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Counseling & Psychological Services

Counseling & Psychological Services

Counseling & Psychological Services

Student Veterans

The transition from active deployment to civilian life is one that many sailors, marines, soldiers, airmen, and guardians look forward to, but it also has its challenges.  This can be especially true for those who have served in combat, are still on active or reserve duty, or are dependents of current servicemembers.

Counseling & Psychological Services seeks to help capitalize on the strengths, experience, leadership and diversity that student veterans and military personnel bring to our campus.  We are invested in your success at SDSU, and we are here to provide support.  We recognize the assets that student veterans can bring to their college experience - specialized vocational experience/training, self-reliance, organizational skills, commitment and perseverance in attaining goals, and an ability to function effectively within a hierarchical organization.  We also understand the common transitional experiences that student veterans new to the SDSU community and campus often encounter, such as:

  • Developing a personal identity that includes experiences and values gained outside of the military.
  • Difficulty relating to traditional college students. Age differences and the maturity that comes with military service frequently cause veterans to feel different than and potentially alienated from traditional college students.
  • Negotiating the structural and procedural differences between the military and higher education bureaucracies (e.g., knowing the rules and norms of the campus, how to address professors and others in positions of authority).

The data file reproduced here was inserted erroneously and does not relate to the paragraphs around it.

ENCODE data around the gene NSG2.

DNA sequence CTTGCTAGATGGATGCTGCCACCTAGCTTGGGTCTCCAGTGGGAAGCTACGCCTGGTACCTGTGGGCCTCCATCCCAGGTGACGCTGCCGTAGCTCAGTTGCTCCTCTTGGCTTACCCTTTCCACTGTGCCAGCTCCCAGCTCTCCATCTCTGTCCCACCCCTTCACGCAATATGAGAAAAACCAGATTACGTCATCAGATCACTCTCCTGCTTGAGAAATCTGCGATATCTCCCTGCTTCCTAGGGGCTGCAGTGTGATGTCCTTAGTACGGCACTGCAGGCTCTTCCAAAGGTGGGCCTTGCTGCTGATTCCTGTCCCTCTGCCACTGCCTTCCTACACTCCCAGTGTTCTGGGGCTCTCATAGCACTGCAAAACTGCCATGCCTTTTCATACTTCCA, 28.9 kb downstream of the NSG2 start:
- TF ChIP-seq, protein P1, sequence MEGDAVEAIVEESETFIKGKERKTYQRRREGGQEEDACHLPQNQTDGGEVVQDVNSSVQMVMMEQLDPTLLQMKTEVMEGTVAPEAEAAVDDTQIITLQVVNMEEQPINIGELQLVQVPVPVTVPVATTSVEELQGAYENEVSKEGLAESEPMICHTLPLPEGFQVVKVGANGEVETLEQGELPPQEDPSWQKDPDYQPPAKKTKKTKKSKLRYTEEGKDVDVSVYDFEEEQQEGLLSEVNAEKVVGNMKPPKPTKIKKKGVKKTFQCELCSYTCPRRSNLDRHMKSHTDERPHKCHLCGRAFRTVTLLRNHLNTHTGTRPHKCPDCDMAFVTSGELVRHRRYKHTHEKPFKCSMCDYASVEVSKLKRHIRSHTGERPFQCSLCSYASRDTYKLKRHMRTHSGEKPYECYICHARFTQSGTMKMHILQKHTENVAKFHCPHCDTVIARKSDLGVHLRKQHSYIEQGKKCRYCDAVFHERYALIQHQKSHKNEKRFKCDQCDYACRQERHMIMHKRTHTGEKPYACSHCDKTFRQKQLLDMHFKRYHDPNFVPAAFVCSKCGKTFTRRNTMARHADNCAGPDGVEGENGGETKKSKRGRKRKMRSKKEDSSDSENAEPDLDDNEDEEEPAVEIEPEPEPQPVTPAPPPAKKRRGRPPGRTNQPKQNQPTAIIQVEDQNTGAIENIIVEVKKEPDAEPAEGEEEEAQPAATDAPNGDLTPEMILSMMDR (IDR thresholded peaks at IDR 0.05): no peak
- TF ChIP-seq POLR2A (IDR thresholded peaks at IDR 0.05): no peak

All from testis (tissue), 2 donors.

• Encountering faculty, staff, and/or students with strong and potentially negative views on the wars in Iraq and Afghanistan, and having to think about whether or not to identify yourself as a veteran who was deployed for OIF/OEF.
  • Being asked insensitive questions, like “Did you kill anyone?” instead of being asked about how many people you helped or saved.
  • Getting used to using words like “walls” instead of “bulkheads” and “bathroom” instead of “head” or “latrine” again.  And yes, we’re joking.

Like any other student, academic life can also be stressful at times for reasons completely unrelated to your service, and student veterans/servicemembers can benefit from talking with a campus professional in a confidential environment , being heard, and gaining other perspectives on a problem.

[+] Additional Challenges Faced by Student Veterans
[+] Tips to Facilitate the Transition Process
[+] Signs That Counseling Might Be Helpful
[+] Resources for Returning Veterans